Create a free Feed & Grain account to continue reading

Mexico won't modify biotech corn decree ahead of USMCA panel

The U.S. has initiated a dispute settlement panel under the USMCA in response to certain Mexican measures pertaining to biotech corn.

2 Lisa Selfie December 2020 Headshot
Corn White Background Byrev Pixabay
byrev | PIXABAY.com

Mexico won't make any further changes to a decree on genetically modified (GM) corn ahead of a dispute settlement panel requested by the U.S. through the USMCA trade pact, Mexican economy minister Raquel Buenrostro told Reuters exclusively on August 21.

On August 17, U.S. Trade Representative Katherine Tai initiated a dispute settlement panel under the USMCA in response to certain Mexican measures pertaining to biotech corn. The U.S. has raised concerns over Mexico's regulatory actions that impact the use of biotech corn in various products. The dispute centers around Mexico's decision to ban the use of biotech corn in tortillas and dough, and the instruction for Mexican government agencies to phase out the use of biotech corn in all human and animal consumption products.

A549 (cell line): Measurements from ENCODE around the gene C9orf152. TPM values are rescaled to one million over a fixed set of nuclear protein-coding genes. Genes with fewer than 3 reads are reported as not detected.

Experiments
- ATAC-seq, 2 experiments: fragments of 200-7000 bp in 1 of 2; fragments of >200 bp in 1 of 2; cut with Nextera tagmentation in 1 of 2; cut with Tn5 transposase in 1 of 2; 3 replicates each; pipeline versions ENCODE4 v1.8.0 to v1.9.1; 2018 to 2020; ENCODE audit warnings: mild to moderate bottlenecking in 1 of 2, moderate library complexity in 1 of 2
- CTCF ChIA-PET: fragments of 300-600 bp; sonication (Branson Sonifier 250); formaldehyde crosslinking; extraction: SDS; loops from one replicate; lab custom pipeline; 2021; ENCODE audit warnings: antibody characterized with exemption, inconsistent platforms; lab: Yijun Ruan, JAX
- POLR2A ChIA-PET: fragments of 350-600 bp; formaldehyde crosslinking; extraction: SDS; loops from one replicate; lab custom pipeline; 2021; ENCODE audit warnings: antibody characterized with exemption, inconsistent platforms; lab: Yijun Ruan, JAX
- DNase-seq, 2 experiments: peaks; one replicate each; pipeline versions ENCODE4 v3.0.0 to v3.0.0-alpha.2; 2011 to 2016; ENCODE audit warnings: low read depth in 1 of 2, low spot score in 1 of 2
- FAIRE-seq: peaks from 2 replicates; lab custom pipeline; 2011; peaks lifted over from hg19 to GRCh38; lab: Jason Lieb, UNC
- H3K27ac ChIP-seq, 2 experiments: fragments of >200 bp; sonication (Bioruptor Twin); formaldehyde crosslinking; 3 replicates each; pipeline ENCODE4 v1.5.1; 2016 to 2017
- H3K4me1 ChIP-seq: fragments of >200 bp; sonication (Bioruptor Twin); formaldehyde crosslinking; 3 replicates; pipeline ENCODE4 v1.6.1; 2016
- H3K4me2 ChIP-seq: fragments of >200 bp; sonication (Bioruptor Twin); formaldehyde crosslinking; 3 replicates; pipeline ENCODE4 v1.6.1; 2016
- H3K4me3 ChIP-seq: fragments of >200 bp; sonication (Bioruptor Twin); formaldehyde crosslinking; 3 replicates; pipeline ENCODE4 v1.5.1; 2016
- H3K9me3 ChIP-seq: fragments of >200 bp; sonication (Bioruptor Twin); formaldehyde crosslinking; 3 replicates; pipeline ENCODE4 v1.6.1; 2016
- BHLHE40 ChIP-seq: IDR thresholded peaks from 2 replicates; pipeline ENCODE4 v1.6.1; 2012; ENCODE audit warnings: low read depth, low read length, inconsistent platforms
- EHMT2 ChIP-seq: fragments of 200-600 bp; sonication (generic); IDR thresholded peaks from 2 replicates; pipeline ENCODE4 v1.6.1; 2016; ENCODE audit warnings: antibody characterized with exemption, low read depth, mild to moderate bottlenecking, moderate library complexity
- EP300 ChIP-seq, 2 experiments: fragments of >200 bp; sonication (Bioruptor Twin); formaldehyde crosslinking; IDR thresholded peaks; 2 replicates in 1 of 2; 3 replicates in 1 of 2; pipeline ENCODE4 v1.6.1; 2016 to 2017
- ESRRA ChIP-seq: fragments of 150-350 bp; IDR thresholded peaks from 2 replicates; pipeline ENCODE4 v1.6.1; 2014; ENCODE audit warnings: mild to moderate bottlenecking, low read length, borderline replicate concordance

The USMCA panel was announced after the failure of formal consultations to resolve differences between the two trading partners over GM corn.

In February, Mexico discarded a deadline to ban GM corn for animal feed and industrial use amid trade tensions with the U.S., but retained plans to prohibit use of the grain for human consumption, specifically in the use of making flour tortillas.

The U.S. says Mexico's decree banning imports of GM corn used for tortillas is not based on science and violates its commitments under the USMCA, which has been in place since 2020. Mexico has invited the U.S. to work together on scientific research on the health impact of GM corn, but the U.S. has refused, according to Mexican officials.

The U.S. Food and Drug Administration (FDA) has already approved GM corn, and Washington doesn't see any need for more extensive research that might take years, Buenrostro said.

"(That) makes no sense because if a government cares about people's health, then they would have no problem doing further research on the health implications," she told Reuters.

Page 1 of 70
Next Page